A Lakota elder who is the only known Native American military pilot to serve in World War Two has been honored by a national Native American Women’s group.
Traditional Lakota singers offer an honoring song as 100 Native women and guests gather at Black Hills State University to acknowledge World War Two veteran Millie Rexroat.
The 98-year old Oglala Sioux tribal member was one of 1074 Women’s Airforce Service Pilots…or W.A.S.P.s…who served in the Army Airforce. They didn’t go into combat…but they did pull targets for anti-aircraft batteries to practice on. W.A.S.P.s also ferried planes and personnel.
Georgia Pedro is president of the North American Indian Women’s Association. Pedro describes Millie Rexroat as a very loving, caring person with a wonderful sense of humor. But in her role as a U.S. Army Airforce pilot, Pedro says Millie carried on the Native America tradition of women warriors.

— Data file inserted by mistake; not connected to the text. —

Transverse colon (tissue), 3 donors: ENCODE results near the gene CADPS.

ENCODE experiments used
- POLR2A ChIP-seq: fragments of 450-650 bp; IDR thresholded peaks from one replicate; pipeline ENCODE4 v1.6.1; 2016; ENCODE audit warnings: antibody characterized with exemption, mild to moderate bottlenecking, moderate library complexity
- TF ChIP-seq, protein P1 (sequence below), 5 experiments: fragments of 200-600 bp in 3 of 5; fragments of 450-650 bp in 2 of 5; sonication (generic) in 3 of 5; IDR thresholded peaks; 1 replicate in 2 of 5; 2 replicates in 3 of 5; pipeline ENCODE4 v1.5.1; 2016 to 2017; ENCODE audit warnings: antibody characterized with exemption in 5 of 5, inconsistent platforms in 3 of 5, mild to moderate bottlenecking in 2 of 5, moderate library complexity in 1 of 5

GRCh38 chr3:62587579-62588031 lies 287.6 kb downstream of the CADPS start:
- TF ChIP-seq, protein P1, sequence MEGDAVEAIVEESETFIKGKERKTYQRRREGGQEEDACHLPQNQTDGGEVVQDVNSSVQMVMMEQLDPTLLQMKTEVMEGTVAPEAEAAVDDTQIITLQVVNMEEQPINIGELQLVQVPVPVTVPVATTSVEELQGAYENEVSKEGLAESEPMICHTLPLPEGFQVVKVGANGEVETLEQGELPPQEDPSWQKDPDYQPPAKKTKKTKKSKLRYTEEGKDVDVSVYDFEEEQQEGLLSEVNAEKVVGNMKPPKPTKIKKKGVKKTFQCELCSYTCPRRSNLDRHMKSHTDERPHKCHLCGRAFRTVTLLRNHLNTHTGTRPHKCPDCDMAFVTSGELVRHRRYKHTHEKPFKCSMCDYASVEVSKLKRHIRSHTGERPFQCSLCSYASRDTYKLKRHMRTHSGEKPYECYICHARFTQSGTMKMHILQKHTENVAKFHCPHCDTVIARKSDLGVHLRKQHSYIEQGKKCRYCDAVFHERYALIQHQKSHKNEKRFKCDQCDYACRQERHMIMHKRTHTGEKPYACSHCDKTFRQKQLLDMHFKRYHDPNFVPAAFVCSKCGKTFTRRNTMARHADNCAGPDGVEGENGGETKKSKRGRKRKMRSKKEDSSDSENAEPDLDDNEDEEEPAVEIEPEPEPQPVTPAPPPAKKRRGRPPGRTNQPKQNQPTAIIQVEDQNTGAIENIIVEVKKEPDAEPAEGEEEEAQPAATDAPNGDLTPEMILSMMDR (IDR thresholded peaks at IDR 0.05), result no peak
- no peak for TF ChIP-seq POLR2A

“I just think…too…women of her time…in the 1940s…(were) just outstanding,” Pedro observes. “That she was just a brave person…just underneath…but not even thinking ‘I can’t do something because I’m a woman.’ She…to me…is just a strong warrior. A strong woman warrior…without even being there to receive accolades for it.”
Millie Rexroat is a past member and New Mexico chapter president of the North American Indian Women’s Association. Although Millie wasn’t able to attend her honoring ceremony, women from the group traveled to Millie’s South Dakota home to present her with an afghan and a carved statue of a traditional Lakota woman.
Marcela LeBeau is a Lakota elder from the Cheyenne River Sioux Reservation. She was an Army nurse during World War Two at Normandy and the Battle of the Bulge and has known Millie Rexroat for years.
“She is just such a delightful, intelligent and awesome lady,” LeBeau comments. “I just worship her.”
Marcella LeBeau considers Millie Rexroat’s service as an Air Force pilot as one of the greatest accomplishments for Lakota women. LeBeau also sees Millie as a role model for Native women of all ages.